Hotel Artemis is the cinematic equivalent of one of those distracted boyfriend memes that's been all over the Internet for the last couple of years. You know the one. Written and directed by Drew Pearce, Hotel Artemis posits an exclusive, members only secret Los Angeles hotel sanctuary for criminals run by the Nurse (Jodie Foster). It's a haven for bad guys who can't turn to traditional avenues for hospitality and medical care. 

However, outside the confines of the hotel is Los Angeles circa 2028 (a year before the events of the original Blade Runner; the universes are unrelated but the spirit is evoked). LA is in lockdown. The city is in the grips of a destructive riot as ordinary people take to the streets to protect the lack of clean drinking water. The City of Angels is a warzone. Helicopters are shot out of the sky by rocket launchers and explode into buildings as law enforcement struggles to contain the mob, These events, fleetingly glimpsed by news reports and by the film's main characters occasionally stepping outside the hotel, comes off as so much more compelling than what's actually going on in the Hotel Artemis. Hence. the distracted boyfriend meme, Hotel Artemis version:

Since we're mostly stuck in the hotel with criminals, albeit portrayed by some charismatic actors, you'd think the interactions between these bad guys with different agendas in such cramped quarters would be super interesting, but no, not really, though the actors try. Sterling K. Brown and Sofia Boutella are standouts; he just accidentally robbed the biggest crime boss in the city, Jeff Goldblum, and is trying to protect his dying brother from that very crime boss who's on his way to the hotel. Meanwhile, Boutella is a sexy international assassin here to kill Goldblum, but she runs afoul of a foul-mouthed skeevy arms dealer played by Charlie Day. Meanwhile, the Nurse tries to hold all this chaos together with the help of her loyal and good-hearted orderly Dave Bautista

A lot of scores are settled and there are revelations dropped about the Nurse's past and how it all ties into Goldblum, but it all feels undercooked and unearned. The third act, especially, should be taught in film schools, but as a cautionary tale since the reasons why the characters do just about anything they do are bewildering. Their actions feel more in service of the plot than anything that might actually benefit them from the way they're set up inititially - after all, they are criminals. There is bloody action and shootouts, but this isn't a visceral violent tour-de-force like John Wick either - though they try by giving Boutella a Daredevil-like hallway fight scene that she's fantastic in. Meanwhile, we're left wondering how the clean water riots turn out and the events that sparked them, all of which could have made for a hell of a lot more interesting a movie than Hotel Artemis turned out to be.

Wednesday, June 13, 2018

Ocean's 8



Like the cubic zirconia duplicate of the $150-million Cartier diamond necklace Debbie Ocean (Sandra Bullock) plots to heist, Gary Ross' Ocean's 8 is an imperfect copy of Steven Soderbergh's Ocean's Trilogy. Debbie Ocean is the younger sister of Danny Ocean (George Clooney), who is believed to have died but she doesn't know for sure. Either way, Ocean's 8 spends a lot of its running time genuflecting at the feet of its predecessors, making it very clear that they're heisting in the spirit of Danny Ocean and his crew. "You would have loved it," Debbie swears to Danny's grave at the very end, and one can picture George Clooney's affable grin and agreeable nod, though what Danny Ocean was really thinking we never knew for sure. He'd probably react the same to Ocean's 8.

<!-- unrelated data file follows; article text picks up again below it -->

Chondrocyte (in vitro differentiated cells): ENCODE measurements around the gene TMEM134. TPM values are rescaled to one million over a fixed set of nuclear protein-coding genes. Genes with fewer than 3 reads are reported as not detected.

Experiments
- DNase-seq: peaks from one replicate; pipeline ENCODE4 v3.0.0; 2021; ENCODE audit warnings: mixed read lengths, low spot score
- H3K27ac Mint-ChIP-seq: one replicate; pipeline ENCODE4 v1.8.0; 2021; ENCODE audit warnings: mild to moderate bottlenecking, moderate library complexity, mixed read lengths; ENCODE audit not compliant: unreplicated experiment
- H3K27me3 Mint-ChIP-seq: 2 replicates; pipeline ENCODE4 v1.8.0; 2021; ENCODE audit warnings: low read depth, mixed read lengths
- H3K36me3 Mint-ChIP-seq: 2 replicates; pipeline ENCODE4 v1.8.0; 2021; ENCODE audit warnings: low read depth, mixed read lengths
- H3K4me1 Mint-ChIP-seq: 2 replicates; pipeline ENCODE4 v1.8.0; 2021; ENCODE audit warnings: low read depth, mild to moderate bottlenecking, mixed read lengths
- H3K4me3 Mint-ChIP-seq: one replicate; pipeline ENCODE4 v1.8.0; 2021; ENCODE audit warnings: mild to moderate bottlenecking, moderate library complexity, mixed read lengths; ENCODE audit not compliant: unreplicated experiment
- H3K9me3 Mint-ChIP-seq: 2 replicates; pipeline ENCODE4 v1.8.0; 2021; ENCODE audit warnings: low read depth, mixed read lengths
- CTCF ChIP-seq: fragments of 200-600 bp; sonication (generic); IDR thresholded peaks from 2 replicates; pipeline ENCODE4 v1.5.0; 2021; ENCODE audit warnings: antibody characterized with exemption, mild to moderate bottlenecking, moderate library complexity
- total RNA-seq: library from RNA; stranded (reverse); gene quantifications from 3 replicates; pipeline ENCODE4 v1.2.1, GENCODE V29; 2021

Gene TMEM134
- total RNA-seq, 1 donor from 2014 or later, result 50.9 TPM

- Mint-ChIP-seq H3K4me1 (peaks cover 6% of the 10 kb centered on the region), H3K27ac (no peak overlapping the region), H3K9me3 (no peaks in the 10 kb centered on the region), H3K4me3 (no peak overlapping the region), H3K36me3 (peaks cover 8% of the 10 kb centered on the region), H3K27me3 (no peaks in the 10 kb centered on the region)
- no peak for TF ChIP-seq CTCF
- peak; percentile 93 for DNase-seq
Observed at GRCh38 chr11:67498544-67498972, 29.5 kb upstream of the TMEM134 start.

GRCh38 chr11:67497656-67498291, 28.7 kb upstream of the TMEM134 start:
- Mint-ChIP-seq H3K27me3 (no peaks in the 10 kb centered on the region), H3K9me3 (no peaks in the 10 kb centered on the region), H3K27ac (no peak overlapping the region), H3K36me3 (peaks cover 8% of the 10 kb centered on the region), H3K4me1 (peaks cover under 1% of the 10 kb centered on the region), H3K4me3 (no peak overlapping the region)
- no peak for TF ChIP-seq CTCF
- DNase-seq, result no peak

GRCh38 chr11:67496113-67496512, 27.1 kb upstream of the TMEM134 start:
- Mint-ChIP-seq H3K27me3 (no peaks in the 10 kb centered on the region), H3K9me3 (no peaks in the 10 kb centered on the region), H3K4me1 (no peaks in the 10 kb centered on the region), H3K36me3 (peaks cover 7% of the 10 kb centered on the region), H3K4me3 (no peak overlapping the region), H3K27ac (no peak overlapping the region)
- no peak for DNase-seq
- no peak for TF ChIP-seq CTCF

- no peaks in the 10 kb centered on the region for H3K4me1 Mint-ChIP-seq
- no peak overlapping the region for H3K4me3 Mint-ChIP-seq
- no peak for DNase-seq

Debbie spent 5 years in prison masterminding a jewelry heist at the Met Gala (while making it clear their score is stealing from someone at the museum and not from the museum itself - though that turns out to be a lie). Once out of the clink, she immediately assembles roughly 70% of the crew that her big brother usually ran with: Cate Blanchett is her partner, Rihanna is their hacker and tech guru, Mindy Kaling is their forger, Sarah Paulson is their fence, Helena Bonham Carter is their accomplice, Awkwafina is their pickpocket, and Anne Hathaway is their unwitting mark, until she isn't. 

Hathaway blows everyone away and is the best thing in Ocean's 8; she delights as a wry parody of how people perceive celebrated movie star actresses (especially herself) behave, but she's also the only one with a character arc in the film. Blanchett, in the Brad Pitt sidekick role, does her best despite having to actual character to play; she even lacks Pitt's constant eating as a running gag. As for Debbie Ocean herself, Bullock is subdued, as if she's either keeping a private joke or stifling the urge to sneeze the entire time. Debbie Ocean's 8 lack the overall charm of Danny Ocean's Eleven (and Twelve and Thirteen), but the actresses' raw talents rise above what little there is for them to work with on the page.

Of course, Debbie is working a side hustle, just like big brother was. Danny's original Las Vegas score was also a plan to reunite with his estranged wife Tess (Julia Roberts). For Debbie, it's the opposite: she's out to frame and send her ex-boyfriend Richard Armitage to prison for ratting her out and sending her to the slammer for five years. Like Brad Pitt did to Clooney, Blanchett objects when she finds out, then goes along with it anyway.  What Ocean's 8 sorely lacks, however, is a villain of any sort, and Ross' film illustrates how vitally important Andy Garcia's malevolent casino owner Terry Benedict was to Ocean's Eleven. Without an opposing force that puts the Ocean crew at risk, Ocean's 8 essentially sails through its heist in a breeze. All of their plans go off without a hitch, they're never in any jeopardy whatsoever, and what little that does momentarily go wrong is covered up by Sandra Bullock yelling at someone in a foreign accent.

Overall, Ocean's 8 is entertaining enough but proves itself to be a fraction as good as Eleven or Thirteen (it probably ranks alongside the unmemorable Twelve). After each scoring eight figures in the end, even the rewards the ladies choose for themselves are boring: Hathaway decides to become a film director (why?), Blanchett buys a motorcycle, and Bullock takes a subway ride to Danny Ocean's tomb instead of buying a house in Lake Como, which is what big brother would do.